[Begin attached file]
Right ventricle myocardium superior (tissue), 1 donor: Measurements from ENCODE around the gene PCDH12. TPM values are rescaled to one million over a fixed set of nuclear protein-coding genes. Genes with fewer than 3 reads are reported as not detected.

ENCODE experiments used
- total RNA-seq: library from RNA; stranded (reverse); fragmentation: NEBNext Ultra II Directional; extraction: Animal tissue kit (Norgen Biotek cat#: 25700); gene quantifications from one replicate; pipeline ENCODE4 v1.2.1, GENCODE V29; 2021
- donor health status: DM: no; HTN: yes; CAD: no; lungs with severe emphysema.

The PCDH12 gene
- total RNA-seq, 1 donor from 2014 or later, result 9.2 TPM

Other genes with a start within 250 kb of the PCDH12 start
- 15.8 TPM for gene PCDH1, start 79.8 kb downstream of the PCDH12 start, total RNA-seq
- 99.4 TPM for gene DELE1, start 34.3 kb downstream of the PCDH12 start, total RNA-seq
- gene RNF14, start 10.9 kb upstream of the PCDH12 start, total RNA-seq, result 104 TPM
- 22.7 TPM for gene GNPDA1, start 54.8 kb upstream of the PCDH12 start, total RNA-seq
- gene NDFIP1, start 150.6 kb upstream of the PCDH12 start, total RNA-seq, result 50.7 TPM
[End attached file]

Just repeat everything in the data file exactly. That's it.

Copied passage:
Right ventricle myocardium superior (tissue), 1 donor: Measurements from ENCODE around the gene PCDH12. TPM values are rescaled to one million over a fixed set of nuclear protein-coding genes. Genes with fewer than 3 reads are reported as not detected.

ENCODE experiments used
- total RNA-seq: library from RNA; stranded (reverse); fragmentation: NEBNext Ultra II Directional; extraction: Animal tissue kit (Norgen Biotek cat#: 25700); gene quantifications from one replicate; pipeline ENCODE4 v1.2.1, GENCODE V29; 2021
- donor health status: DM: no; HTN: yes; CAD: no; lungs with severe emphysema.

The PCDH12 gene
- total RNA-seq, 1 donor from 2014 or later, result 9.2 TPM

Other genes with a start within 250 kb of the PCDH12 start
- 15.8 TPM for gene PCDH1, start 79.8 kb downstream of the PCDH12 start, total RNA-seq
- 99.4 TPM for gene DELE1, start 34.3 kb downstream of the PCDH12 start, total RNA-seq
- gene RNF14, start 10.9 kb upstream of the PCDH12 start, total RNA-seq, result 104 TPM
- 22.7 TPM for gene GNPDA1, start 54.8 kb upstream of the PCDH12 start, total RNA-seq
- gene NDFIP1, start 150.6 kb upstream of the PCDH12 start, total RNA-seq, result 50.7 TPM